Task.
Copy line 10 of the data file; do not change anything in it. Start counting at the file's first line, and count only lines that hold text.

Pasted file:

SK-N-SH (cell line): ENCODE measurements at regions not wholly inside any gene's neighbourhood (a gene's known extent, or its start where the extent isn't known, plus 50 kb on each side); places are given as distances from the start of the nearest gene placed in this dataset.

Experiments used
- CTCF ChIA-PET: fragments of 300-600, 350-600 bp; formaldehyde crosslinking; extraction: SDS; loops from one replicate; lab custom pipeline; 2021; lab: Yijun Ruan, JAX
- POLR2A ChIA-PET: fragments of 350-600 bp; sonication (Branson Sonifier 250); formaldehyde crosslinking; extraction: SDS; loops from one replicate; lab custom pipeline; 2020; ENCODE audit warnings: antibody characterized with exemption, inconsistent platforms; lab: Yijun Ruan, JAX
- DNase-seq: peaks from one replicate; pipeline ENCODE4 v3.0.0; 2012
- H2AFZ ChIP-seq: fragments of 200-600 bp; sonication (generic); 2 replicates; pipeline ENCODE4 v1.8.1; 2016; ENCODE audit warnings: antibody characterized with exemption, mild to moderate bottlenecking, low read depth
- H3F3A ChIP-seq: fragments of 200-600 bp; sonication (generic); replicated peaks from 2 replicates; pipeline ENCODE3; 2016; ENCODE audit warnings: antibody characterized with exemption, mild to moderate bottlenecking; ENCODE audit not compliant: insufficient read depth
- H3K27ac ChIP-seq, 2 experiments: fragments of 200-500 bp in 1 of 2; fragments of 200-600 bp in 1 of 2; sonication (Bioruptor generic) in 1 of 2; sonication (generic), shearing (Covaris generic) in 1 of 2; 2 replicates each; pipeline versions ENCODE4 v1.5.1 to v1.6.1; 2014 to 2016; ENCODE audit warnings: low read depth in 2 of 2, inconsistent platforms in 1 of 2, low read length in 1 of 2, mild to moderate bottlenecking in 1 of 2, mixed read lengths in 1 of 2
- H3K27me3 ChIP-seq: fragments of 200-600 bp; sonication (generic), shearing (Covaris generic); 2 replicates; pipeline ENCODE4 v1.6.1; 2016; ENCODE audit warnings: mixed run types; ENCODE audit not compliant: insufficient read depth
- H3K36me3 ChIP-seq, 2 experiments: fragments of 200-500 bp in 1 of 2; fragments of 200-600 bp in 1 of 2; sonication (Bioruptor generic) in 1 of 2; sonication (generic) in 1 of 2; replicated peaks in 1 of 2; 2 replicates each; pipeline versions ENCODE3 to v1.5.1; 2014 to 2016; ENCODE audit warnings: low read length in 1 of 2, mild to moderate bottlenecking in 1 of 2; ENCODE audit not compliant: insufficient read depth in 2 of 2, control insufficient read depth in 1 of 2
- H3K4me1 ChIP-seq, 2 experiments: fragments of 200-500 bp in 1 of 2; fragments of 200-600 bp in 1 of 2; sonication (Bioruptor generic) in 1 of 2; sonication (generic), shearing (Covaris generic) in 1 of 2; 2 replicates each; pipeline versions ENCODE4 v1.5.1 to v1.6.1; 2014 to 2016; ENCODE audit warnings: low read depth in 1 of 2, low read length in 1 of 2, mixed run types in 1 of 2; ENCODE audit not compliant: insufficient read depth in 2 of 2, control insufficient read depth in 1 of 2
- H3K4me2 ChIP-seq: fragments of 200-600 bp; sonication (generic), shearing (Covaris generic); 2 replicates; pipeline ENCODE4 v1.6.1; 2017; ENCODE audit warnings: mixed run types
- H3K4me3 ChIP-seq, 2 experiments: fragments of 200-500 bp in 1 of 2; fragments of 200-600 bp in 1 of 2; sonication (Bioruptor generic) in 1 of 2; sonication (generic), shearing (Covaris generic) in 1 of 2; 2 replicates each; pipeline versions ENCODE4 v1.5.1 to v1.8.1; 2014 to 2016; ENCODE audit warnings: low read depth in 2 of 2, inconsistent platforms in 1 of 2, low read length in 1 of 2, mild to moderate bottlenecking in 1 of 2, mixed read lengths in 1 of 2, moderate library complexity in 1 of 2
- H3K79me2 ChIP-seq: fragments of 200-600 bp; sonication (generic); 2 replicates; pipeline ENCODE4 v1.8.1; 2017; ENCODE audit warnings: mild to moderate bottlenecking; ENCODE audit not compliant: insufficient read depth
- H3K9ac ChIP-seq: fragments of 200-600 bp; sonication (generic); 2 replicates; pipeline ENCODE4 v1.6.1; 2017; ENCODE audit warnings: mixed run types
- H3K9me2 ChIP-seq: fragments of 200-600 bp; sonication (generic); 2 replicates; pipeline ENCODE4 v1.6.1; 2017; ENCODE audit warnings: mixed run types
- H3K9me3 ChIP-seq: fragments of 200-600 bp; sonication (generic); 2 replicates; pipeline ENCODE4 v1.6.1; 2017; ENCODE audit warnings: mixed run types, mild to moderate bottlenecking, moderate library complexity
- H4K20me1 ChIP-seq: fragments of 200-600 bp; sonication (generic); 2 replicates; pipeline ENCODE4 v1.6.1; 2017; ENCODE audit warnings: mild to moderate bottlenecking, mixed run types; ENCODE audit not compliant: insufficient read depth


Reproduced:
- H3K36me3 ChIP-seq, 2 experiments: fragments of 200-500 bp in 1 of 2; fragments of 200-600 bp in 1 of 2; sonication (Bioruptor generic) in 1 of 2; sonication (generic) in 1 of 2; replicated peaks in 1 of 2; 2 replicates each; pipeline versions ENCODE3 to v1.5.1; 2014 to 2016; ENCODE audit warnings: low read length in 1 of 2, mild to moderate bottlenecking in 1 of 2; ENCODE audit not compliant: insufficient read depth in 2 of 2, control insufficient read depth in 1 of 2